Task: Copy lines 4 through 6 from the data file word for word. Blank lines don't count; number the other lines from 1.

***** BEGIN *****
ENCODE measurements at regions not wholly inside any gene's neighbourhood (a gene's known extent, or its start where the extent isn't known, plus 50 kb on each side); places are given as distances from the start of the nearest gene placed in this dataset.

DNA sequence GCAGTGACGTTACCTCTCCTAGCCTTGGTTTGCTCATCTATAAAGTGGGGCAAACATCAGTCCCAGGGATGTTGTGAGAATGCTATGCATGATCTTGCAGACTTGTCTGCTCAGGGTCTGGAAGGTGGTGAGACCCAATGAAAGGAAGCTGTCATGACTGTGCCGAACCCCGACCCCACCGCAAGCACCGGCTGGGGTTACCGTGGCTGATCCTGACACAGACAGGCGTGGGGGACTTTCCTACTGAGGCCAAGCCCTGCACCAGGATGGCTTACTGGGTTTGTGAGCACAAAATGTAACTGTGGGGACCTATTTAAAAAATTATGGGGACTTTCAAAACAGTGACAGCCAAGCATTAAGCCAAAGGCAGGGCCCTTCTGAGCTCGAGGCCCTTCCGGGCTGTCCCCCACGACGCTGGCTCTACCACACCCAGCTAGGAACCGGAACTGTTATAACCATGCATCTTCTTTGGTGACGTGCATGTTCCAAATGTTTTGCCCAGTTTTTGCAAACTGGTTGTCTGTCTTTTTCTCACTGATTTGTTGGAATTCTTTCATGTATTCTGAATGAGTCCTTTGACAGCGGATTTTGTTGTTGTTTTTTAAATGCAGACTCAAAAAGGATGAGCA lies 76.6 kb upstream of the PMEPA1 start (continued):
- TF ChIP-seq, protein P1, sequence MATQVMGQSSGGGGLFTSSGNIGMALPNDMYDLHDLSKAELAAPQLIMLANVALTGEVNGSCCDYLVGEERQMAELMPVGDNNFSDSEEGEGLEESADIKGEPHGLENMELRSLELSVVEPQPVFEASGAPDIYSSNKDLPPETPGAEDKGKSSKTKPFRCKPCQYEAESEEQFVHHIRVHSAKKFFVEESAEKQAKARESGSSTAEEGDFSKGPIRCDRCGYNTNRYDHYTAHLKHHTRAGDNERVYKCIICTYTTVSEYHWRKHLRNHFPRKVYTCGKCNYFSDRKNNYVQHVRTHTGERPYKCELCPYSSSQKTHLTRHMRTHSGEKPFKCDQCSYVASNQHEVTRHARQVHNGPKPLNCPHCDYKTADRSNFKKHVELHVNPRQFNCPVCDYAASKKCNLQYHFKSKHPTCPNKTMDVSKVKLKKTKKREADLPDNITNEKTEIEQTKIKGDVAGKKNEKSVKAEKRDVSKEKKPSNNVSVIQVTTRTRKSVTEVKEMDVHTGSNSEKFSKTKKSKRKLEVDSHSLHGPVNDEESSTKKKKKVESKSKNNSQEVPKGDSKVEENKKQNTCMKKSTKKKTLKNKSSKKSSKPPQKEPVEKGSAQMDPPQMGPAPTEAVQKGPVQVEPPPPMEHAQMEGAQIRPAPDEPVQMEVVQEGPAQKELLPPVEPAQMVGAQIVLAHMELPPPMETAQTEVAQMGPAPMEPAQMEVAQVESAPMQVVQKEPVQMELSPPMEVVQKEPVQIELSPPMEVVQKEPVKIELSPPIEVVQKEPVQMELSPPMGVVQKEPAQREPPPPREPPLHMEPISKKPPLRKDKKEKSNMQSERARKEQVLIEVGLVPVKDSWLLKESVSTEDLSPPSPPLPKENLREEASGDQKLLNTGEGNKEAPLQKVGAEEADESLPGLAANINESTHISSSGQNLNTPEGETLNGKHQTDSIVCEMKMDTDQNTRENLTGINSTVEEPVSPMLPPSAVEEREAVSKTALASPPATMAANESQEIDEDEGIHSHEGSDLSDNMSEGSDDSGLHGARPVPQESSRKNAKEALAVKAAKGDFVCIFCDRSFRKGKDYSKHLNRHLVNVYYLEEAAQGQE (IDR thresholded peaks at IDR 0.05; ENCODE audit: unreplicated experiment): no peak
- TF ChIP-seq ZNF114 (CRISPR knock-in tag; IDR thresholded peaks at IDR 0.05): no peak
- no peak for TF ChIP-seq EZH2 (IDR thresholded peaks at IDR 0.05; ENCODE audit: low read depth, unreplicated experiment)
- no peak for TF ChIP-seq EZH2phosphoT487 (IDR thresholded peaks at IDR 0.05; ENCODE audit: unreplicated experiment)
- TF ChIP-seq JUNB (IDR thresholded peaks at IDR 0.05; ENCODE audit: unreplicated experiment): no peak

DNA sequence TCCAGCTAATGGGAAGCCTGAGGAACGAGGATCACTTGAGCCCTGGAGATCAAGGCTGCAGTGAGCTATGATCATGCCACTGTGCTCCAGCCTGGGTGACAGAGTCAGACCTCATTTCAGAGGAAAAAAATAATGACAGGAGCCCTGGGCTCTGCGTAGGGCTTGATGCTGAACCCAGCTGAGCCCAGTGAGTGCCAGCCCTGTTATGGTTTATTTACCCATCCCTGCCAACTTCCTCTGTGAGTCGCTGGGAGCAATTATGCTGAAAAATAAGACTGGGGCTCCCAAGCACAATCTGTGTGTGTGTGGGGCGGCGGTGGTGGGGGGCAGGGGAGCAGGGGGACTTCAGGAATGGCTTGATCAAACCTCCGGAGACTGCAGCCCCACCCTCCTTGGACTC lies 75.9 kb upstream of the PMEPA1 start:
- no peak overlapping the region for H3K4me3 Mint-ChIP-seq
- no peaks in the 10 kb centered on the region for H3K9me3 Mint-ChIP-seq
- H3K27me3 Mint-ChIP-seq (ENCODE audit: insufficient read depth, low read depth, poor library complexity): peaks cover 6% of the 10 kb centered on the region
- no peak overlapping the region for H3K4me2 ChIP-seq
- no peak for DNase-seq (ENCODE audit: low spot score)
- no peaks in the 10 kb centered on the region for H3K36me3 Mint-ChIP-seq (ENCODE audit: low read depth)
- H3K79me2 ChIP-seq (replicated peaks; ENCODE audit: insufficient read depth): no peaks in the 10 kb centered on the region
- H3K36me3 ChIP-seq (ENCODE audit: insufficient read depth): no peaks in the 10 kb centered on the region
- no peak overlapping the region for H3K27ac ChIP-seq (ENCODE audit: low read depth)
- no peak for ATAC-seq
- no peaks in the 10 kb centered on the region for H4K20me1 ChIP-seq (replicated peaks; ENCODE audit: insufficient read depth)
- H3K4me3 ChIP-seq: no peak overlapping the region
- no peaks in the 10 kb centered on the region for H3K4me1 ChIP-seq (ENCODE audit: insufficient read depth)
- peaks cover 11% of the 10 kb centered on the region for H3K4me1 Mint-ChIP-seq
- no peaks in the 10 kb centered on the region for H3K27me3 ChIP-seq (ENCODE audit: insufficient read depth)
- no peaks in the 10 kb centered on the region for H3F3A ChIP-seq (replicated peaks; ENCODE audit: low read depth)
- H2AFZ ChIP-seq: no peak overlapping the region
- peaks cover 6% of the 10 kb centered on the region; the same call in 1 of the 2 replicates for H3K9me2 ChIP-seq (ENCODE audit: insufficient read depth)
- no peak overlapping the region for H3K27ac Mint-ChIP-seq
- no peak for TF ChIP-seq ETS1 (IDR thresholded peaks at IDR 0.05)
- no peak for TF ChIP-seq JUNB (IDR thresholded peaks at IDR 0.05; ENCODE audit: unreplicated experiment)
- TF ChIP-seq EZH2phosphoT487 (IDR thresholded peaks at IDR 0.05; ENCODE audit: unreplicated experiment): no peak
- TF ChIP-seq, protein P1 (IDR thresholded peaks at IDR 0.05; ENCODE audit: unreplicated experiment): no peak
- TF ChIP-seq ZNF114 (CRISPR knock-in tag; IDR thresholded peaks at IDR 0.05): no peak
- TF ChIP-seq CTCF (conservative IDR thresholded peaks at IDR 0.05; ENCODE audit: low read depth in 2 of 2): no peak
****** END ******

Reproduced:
- TF ChIP-seq ZNF114 (CRISPR knock-in tag; IDR thresholded peaks at IDR 0.05): no peak
- no peak for TF ChIP-seq EZH2 (IDR thresholded peaks at IDR 0.05; ENCODE audit: low read depth, unreplicated experiment)
- no peak for TF ChIP-seq EZH2phosphoT487 (IDR thresholded peaks at IDR 0.05; ENCODE audit: unreplicated experiment)